January 7, 2018: The Art of Randomness

Pastor Steve Mechem

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Mark 4:1-9 New Revised Standard Version (NRSV)
Again he began to teach beside the sea. Such a very large crowd gathered around him that he got into a boat on the sea and sat there, while the whole crowd was beside the sea on the land. He began to teach them many things in parables, and in his teaching he said to them: “Listen! A sower went out to sow. And as he sowed, some seed fell on the path, and the birds came and ate it up. Other seed fell on rocky ground, where it did not have much soil, and it sprang up quickly, since it had no depth of soil. And when the sun rose, it was scorched; and since it had no root, it withered away. Other seed fell among thorns, and the thorns grew up and choked it, and it yielded no grain. Other seed fell into good soil and brought forth grain, growing up and increasing and yielding thirty and sixty and a hundredfold.” And he said, “Let anyone with ears to hear listen!”


I know nothing about farming, or gardening, or growing stuff.

But I live with a pro. Judi has been gardening all her life. She grew up in a massive garden plot that is her family’s side yard hoeing and weeding and planting and harvesting along side her mom and dad and siblings. Gardening was and is a way of life for her.

And in 38 years of marriage, I believe she has had a garden every year in every place we have lived.

A couple weeks ago they began to arrive in the mail. Catalogues from places like Territorial Seed Company, R. H. Shumways, Seeds n Such, Grower’s Supply, and so many others advertising seeds. Judi will order the seeds she wants.

When they arrive, she will take her tomato seeds and pepper seeds and plant them in seed pots, and place them in our little indoor greenhouse. And as they begin to sprout, she will replant them into cups and place them under grow lights in our basement.

And when the time is right, she will move them out to the yard and plant the seedlings in large pots or in holes she has prepared.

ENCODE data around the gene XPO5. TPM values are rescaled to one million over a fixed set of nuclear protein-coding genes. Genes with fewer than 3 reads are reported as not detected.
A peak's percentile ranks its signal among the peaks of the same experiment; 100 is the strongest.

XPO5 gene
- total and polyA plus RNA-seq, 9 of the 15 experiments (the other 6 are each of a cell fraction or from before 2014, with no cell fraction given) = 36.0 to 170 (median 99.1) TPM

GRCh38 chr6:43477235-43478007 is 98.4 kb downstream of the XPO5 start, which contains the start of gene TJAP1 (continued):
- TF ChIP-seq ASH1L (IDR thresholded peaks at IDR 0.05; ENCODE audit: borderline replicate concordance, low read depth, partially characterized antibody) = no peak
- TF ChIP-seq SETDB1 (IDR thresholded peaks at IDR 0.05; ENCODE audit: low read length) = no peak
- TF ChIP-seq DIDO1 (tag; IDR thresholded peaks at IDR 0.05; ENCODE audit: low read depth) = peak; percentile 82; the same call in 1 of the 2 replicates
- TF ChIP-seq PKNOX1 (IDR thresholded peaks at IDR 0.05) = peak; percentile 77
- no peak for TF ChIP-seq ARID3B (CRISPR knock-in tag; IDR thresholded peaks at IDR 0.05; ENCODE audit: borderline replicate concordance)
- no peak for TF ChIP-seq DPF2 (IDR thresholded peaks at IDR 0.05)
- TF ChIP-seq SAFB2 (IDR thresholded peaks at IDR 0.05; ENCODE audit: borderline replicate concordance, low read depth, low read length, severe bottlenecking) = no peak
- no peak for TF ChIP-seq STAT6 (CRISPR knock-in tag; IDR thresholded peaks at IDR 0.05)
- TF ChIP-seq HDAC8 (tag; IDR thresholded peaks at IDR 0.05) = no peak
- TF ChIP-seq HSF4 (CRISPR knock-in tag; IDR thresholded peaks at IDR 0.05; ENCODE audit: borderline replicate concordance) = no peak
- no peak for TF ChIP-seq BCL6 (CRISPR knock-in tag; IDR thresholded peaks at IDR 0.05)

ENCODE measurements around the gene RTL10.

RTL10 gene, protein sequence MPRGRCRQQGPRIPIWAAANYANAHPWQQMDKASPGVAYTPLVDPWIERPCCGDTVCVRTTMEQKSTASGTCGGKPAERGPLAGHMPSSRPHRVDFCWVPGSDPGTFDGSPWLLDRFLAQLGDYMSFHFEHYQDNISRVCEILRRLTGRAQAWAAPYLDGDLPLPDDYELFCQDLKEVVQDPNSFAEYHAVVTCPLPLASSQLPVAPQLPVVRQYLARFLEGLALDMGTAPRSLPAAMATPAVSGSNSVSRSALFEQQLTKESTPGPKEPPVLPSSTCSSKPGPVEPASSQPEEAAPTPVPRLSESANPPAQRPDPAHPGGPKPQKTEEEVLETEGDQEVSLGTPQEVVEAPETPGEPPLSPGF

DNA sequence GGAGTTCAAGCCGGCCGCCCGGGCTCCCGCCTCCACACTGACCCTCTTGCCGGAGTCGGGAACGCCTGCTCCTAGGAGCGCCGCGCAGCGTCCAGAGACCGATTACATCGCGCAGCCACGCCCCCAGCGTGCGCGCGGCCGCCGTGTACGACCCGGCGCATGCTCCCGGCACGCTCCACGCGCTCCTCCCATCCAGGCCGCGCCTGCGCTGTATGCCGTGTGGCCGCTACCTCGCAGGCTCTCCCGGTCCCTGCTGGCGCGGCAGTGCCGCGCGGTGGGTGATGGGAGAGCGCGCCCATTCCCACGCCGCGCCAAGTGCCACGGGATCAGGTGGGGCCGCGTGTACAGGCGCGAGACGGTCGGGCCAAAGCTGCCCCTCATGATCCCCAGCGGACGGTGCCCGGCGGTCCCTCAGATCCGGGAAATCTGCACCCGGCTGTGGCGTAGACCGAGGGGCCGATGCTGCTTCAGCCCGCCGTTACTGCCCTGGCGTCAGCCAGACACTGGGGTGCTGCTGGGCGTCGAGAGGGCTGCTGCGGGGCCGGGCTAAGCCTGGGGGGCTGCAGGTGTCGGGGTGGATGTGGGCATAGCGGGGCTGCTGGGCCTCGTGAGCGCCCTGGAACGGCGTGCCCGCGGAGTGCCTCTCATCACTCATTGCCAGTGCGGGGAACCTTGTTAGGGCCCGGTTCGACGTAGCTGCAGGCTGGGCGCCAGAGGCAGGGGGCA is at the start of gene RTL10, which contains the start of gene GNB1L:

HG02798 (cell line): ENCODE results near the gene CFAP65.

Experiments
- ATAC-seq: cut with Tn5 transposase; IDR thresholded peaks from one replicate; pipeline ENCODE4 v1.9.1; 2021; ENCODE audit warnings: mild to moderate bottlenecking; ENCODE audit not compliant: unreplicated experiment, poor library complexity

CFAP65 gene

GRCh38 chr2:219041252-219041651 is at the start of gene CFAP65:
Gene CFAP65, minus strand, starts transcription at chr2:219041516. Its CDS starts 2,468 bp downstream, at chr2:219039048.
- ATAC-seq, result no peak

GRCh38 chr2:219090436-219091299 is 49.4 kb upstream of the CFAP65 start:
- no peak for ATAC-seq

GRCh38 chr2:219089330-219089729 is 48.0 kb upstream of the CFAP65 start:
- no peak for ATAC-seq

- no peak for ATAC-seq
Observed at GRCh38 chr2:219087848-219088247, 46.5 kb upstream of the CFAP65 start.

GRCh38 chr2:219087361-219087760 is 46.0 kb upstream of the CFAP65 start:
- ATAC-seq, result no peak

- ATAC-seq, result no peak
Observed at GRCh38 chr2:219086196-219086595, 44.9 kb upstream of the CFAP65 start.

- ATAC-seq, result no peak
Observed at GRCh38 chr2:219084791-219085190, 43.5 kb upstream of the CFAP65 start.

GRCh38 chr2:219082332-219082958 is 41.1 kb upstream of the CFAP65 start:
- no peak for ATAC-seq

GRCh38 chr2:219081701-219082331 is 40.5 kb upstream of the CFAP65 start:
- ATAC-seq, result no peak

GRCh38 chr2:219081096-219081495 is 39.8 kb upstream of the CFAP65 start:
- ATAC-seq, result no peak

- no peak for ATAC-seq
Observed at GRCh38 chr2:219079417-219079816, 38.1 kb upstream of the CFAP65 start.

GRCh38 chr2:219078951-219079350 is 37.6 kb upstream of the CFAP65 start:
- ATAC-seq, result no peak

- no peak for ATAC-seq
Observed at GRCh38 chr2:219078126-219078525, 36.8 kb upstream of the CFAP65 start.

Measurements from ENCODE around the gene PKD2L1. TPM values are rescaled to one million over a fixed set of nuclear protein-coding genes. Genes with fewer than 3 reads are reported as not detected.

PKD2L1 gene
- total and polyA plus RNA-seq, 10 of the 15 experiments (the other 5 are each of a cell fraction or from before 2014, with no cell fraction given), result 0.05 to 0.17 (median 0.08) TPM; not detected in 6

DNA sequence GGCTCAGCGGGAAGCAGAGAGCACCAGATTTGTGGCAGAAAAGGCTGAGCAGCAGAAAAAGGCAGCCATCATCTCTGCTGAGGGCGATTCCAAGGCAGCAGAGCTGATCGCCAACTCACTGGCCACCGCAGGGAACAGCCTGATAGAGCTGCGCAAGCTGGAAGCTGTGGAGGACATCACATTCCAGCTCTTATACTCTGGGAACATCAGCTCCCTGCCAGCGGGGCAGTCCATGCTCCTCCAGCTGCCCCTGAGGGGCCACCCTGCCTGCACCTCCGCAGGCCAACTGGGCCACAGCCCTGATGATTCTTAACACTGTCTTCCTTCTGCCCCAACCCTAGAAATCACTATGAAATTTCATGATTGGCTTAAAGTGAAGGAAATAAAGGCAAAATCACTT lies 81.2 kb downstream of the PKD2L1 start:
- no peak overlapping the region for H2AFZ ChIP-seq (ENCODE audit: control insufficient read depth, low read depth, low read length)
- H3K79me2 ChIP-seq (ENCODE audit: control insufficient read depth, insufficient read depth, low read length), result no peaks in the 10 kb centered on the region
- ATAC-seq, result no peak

Her other stuff, green beans, lettuce, onions, potatoes she will plant in rows that she has rota- tilled, hoed out and prepared for planting.

Her cucumbers, she will plant in mounds of soil. I asked her once why she planted her cucumbers in mounds. She told me because that is the way her daddy plants them.

In Judi’s gardening, there is planning, there is preparation, there is hard work.

Compare Judi’s approach to gardening to the approach to gardening of the farmer in the parable Jesus told.

The farmer scatters seed. He or she doesn’t till the ground, or prepare the soil, there is simply the scattering of seed.

It seems like the sower would have a bag full of seeds, and just walk here and there and to and fro, throwing the seed around.

Now this method of planting, while probably the norm in Jesus day, is not very efficient. Not all the seed takes root- some is lost in rocky soil, some is lost in weedy soil and some will be plucked off the top of the ground before it seeps into the dirt. In fact, probably very little of the seed actually takes hold.

Of course that which does grow is useful and productive and tasty.

Now when Jesus explains this parable, he focuses on the quality of the soil that receives the seed.